"One morning the whole world was delicately silvered. Every blade of grass was silvery and the path had a thin sheen. It was hot like fire under Laura’s bare feet, and they left dark footprints in it. The air was cold in her nose and her breath steamed. So did Spot’s. When the sun came up, the whole prairie sparkled. Millions of tiny, tiny, sparks of color blazed on the grasses."
On the Banks of Plum Creek, Laura Ingalls Wilder, 1937.
I am on a roll with quick knit projects!
This week I whipped out a pair of slippers for myself from my favorite fast knit felted clog pattern. Seriouly, these things knit up lightning fast.
I used one strand of leftover pink wook and one strand of a leftover hand spun - the same handspun that I used in B's mittens.
I love the way the knitting transforms when it's washed and shrinks.
I should have been keeping count of how many pair of these I've made in the past 10-15 years. I think it must be nearing fifty. One year I made them for all of my nieces and nephews and gave them unfelted. I thought they would get a kick out of shrinking them to fit their feet. Maybe they did but their moms might not have thought it was as much fun.
This is the 9th finish in my Stash 100 project.
Last week, when the temperatures dropped, our boiler could not keep up and the indoor temperature dropped too. My hands got quite cold as I was knitting M's mittens.
As soon as I finished M's project I cast on a pair of fingerless mitts for myself. I am hoping that I'll be able to wear them while working in the sewing room this winter.
These were a really fast knit with only 36 stitches per round. I used two strands of Misty Alpaca sport on size 6 needles.
I mentioned yesterday that I'm challenging myself to use my stash this year. I started a flickr album for my 100 projects so it will be easy for me to see my progress. Already there are 8 finished projects!
Next up, basic crew socks for B, stash busting project 9.
If you want to join in on Instagram we are using the hashtag #stash100.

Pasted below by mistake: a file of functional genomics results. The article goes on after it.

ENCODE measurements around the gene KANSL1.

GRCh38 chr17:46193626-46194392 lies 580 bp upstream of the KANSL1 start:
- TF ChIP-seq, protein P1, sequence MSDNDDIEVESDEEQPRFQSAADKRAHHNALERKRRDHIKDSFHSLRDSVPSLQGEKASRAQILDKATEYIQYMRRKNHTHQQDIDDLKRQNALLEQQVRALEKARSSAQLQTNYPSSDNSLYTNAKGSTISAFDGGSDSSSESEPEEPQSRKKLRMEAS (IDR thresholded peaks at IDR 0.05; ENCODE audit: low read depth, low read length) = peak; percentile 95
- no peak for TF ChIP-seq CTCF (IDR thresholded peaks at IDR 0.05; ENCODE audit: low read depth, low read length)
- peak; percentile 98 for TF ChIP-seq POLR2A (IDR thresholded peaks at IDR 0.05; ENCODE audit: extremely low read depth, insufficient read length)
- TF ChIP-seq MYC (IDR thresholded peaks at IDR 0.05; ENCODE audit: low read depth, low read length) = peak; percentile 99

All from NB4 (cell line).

I have really been enjoying knitting the last couple of weeks. First I was in a frantic flurry knitting Christmas gifts for the kids. Then there was the after Christmas knitting added to that. Then came the envy knitting for the family members who wanted something like I had made for other members in the family.
This week was mostly spent working on finishing the lined, felted mittens for M.
The outer mittens were knit with one strand of Misti Alpaca lace weight and one strand of an alpaca yarn for which I no longer had the label. I had the yarn in two colorways, a brown and a grey and had used it for sweaters for the boys more than 10 years ago. Miss P is almost big enough to wear the smaller of the sweaters.
They are THAT soft.
The linings are knit from Debbie Bliss Baby Cashmerino on size 4 needles. Since they will be inside the felted mittens I was able to use up some odd leftovers of this yarn. The cuffs are both knit with black but after the cuffs I used up whatever small bits of baby cashmerino were left from other projects.
It always feels good to use up leftover bits of yarn.
Actually, I've been having a conversation on Instagram with a few others about a yarn/fabric stash busting project. It's been ages since I've actually bought any yarn but mostly that's because I have been too focused on quilting projects. This week, in trying to find the outgrown alpaca sweaters, which I actually had stored in the deep freezer in the basement, I dug out most of my yarn stash and now it's in a big pile in the living room. Some of it has been out of sight for so long it's as if it's new to me again. I've taken a quick inventory and will challenge myself to make 100 projects without purchasing any more yarn/fabric. I will allow myself to purchase items needed to complete a project but want to work mainly from my stash. I'm going to count my recent knits in December which makes this pair of mittens Stash Project 7.
And here is a start on Stash Project 8, alpaca fingerless mitts for myself.